Or contrast with Indianapolis. It’s a branch plant town to be sure in many ways. There are few local large companies headquartered there. But Indianapolis has significant internally generated economic life as well. It has a tourism and sports industry, it has the motorsport cluster, it has significant life sciences companies like Lilly and Dow Agro Sciences that didn’t just locate a facility there because it was convenient. It has technology startups like Exact Target and Angie’s List. What’s notable is how many of these companies can generate either serial entrepeneurism or spin-offs. Chris Baggot left Exact Target to found Compendium Blogware. Scott Jones didn’t just sit around counting his money after inventing voice mail, he has started several companies since. Not all of these will be successful, of course. But the key is that many of them can be started and sustain their operations without having to convince a company in a far away place to locate there. They are local, independent sources of production. They are also often creative companies that are building new and innovative products and services.
For Flint, Chicago or Indianapolis we could substitute in innumerable other cities.
Cities that are capable of generating this type of internal economic life force have a much greater chance at adapting to the new economy than the ones that do not. Unfortunately, many small manufacturing cities were really just branch plant towns that were there to take advantage of a certain need at a certain point in time. But they were almost totally dependent on outside actors to sustain their economic life force. Their animating power was elsewhere. That’s not to say that they don’t have assets like a skilled labor force or good infrastructure. But they are only able to deploy them profitably to the extent that economic forces elsewhere dictate.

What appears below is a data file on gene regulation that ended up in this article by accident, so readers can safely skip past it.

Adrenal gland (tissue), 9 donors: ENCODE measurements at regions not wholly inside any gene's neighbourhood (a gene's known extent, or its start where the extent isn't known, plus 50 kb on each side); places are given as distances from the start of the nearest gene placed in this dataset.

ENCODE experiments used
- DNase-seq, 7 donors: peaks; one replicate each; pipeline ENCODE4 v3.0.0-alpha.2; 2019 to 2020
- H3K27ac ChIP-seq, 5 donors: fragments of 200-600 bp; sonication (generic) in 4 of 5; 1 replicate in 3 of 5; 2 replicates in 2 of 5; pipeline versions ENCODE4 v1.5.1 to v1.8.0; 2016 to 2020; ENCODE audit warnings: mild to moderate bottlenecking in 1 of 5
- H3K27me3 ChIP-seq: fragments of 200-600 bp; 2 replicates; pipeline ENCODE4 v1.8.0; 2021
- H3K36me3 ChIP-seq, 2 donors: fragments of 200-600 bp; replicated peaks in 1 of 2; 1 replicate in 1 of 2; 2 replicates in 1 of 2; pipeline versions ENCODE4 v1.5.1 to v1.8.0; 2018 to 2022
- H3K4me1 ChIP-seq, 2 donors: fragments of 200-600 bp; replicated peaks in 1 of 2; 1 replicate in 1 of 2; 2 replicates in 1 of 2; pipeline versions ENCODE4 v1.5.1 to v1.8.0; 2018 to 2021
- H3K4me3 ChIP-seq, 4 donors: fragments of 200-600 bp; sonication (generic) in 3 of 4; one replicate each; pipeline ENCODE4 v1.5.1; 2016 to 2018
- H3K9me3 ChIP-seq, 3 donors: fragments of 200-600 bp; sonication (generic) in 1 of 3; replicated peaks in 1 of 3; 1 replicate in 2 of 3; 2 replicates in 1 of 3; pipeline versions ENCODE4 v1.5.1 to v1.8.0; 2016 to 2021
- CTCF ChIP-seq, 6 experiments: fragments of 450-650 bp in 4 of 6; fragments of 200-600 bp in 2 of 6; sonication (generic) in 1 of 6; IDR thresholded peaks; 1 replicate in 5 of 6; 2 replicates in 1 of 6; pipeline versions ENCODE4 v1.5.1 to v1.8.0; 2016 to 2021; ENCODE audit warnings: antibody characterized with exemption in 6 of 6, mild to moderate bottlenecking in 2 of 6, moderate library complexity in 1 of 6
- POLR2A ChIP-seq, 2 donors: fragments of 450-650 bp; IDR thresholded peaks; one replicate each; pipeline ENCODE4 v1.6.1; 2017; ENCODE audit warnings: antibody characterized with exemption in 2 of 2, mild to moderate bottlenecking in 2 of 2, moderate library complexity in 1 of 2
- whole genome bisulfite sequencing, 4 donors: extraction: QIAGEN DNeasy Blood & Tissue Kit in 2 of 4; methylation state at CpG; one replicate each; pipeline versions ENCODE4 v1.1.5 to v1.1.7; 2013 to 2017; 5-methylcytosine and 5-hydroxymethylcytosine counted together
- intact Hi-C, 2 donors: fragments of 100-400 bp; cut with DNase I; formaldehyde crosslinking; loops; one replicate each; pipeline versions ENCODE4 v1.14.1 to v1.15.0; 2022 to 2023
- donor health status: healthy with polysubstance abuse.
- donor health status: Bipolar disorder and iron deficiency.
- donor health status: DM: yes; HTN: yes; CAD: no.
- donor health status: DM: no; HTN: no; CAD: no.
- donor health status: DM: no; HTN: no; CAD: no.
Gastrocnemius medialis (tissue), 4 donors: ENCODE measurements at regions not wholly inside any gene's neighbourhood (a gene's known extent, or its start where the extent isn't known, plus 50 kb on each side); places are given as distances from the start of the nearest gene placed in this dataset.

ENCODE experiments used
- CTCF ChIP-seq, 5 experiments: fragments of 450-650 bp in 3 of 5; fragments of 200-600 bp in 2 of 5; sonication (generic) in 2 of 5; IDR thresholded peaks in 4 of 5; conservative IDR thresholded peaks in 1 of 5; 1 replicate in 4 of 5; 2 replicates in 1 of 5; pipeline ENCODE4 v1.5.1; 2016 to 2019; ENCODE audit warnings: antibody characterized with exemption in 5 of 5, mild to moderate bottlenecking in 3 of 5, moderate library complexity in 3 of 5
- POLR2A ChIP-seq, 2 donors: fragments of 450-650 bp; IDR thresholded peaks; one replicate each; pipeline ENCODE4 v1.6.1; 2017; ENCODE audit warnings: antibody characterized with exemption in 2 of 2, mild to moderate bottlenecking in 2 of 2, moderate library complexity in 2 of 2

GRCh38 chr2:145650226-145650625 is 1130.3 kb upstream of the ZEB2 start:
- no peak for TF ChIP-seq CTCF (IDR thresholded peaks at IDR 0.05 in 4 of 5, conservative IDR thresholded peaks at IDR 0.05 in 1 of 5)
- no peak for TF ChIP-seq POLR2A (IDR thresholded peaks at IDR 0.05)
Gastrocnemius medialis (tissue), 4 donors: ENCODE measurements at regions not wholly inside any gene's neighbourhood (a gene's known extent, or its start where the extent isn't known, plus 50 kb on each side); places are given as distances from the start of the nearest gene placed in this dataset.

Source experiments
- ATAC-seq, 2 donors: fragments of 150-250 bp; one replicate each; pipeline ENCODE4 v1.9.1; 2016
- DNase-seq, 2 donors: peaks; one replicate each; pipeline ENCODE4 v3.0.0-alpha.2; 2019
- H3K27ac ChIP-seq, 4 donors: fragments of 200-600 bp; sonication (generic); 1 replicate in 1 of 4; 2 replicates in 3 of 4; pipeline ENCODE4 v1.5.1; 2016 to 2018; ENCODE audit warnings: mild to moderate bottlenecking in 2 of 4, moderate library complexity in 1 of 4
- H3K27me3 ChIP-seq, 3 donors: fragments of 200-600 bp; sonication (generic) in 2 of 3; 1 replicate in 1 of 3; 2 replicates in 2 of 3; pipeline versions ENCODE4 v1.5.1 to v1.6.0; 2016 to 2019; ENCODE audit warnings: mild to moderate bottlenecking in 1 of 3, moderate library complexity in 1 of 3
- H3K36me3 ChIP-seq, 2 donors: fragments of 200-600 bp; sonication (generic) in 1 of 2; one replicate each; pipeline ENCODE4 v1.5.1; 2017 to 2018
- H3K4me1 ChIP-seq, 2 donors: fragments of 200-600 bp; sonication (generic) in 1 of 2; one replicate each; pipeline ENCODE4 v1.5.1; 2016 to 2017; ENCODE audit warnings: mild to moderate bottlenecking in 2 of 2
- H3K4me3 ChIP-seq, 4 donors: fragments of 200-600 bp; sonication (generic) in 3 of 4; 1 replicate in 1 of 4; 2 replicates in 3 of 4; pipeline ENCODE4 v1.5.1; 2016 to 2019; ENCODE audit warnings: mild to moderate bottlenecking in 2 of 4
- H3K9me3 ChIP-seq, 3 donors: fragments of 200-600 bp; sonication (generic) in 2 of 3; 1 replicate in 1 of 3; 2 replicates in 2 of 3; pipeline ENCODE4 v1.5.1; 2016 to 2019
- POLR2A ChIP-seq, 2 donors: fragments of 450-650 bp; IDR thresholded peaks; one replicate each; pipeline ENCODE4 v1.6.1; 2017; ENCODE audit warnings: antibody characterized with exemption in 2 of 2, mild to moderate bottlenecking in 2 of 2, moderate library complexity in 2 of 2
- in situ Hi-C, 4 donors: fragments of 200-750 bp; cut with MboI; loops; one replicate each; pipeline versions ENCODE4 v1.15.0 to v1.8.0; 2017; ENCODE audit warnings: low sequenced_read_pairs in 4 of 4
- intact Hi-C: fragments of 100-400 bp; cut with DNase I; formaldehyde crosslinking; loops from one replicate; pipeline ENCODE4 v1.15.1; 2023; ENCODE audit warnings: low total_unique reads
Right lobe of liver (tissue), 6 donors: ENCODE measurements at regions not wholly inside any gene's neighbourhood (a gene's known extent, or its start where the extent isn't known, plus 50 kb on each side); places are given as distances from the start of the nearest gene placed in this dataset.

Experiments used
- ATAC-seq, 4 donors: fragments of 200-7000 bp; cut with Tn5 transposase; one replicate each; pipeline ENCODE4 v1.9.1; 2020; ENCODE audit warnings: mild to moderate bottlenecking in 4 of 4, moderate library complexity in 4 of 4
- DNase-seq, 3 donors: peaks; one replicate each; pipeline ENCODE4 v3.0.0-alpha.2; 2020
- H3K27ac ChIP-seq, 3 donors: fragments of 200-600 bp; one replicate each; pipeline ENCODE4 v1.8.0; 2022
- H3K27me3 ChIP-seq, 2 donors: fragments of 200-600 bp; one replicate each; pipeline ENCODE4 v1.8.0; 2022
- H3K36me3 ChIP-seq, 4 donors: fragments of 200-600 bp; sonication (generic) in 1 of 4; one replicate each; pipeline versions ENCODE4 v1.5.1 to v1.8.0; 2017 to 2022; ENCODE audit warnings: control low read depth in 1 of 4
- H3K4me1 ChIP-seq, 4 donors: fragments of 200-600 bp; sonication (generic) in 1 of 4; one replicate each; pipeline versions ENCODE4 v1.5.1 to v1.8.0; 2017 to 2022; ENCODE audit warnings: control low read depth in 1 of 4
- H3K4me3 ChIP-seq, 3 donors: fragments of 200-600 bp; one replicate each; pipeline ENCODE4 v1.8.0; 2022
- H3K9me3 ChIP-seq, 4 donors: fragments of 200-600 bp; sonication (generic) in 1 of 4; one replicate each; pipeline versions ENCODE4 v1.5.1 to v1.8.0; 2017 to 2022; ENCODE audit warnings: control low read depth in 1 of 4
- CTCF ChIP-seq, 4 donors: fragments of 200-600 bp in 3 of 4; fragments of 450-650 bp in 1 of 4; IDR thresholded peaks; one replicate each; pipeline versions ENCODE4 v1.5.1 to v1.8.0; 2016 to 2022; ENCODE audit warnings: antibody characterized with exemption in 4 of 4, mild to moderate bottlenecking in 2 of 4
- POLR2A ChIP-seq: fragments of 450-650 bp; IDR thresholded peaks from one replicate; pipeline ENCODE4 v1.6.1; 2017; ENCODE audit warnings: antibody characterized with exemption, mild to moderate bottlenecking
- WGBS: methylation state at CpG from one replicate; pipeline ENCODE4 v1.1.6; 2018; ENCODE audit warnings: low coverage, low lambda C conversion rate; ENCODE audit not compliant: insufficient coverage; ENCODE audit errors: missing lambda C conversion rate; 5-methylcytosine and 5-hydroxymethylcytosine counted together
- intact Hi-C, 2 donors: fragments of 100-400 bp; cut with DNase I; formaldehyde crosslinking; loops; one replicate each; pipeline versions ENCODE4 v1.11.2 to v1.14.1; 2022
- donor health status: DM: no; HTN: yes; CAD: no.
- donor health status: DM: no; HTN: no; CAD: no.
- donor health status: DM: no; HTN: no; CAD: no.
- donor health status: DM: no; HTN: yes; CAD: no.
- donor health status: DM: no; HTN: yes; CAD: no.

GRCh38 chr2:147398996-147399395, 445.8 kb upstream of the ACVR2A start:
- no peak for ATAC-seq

It comes as no surprise that these types of “shadow cities” are often victims of macroeconomic forces they can’t influence or even sometimes understand. We’ve seen that for sure in the Midwest as our agricultural and manufacturing industries have gotten pummeled by structural economic changes and vast increases in productivity. But even if a place is successful today, to the extent that it either overspecializes or is dependent on outside forces to animate its economy, it is living on borrowed time.
To be successful, a city needs to be a true city, one that has a healthy and diverse mixture of businesses, and with a combination of all three types of companies. It simply must have some capacity for internally generating economic life, innovation, and indigenous exports. Starting or restarting that economic fire is the key to turning around struggling cities. Without it, they are only going to be waiting for their number of come up in the site selection lottery, and slowing shrinking away over time.
You’ll notice one big difference between Flint and Chicago/Indy is size. It strikes me that in most cases there’s a certain minimum scale or critical mass you need to achieve in order to operate as a true city. My rule of thumb is a metro area population of one million or more. There are cities below that which are successful, but mostly they seem to be college towns or satellites of bigger cities. If you look at the Rust Belt, there are plenty of one million plus cities that are beating national averages or otherwise doing well in some measurable degree, but other than college towns, there aren’t many below that. The cold reality may be that the future isn’t that bright for most of those places. The question is, how do we address that from a policy perspective? In my view, a key part of this is linking them into broader metropolitan economies, but that’s a topic for a future post.
This is an edited version of a post that originally ran on December 21, 2008.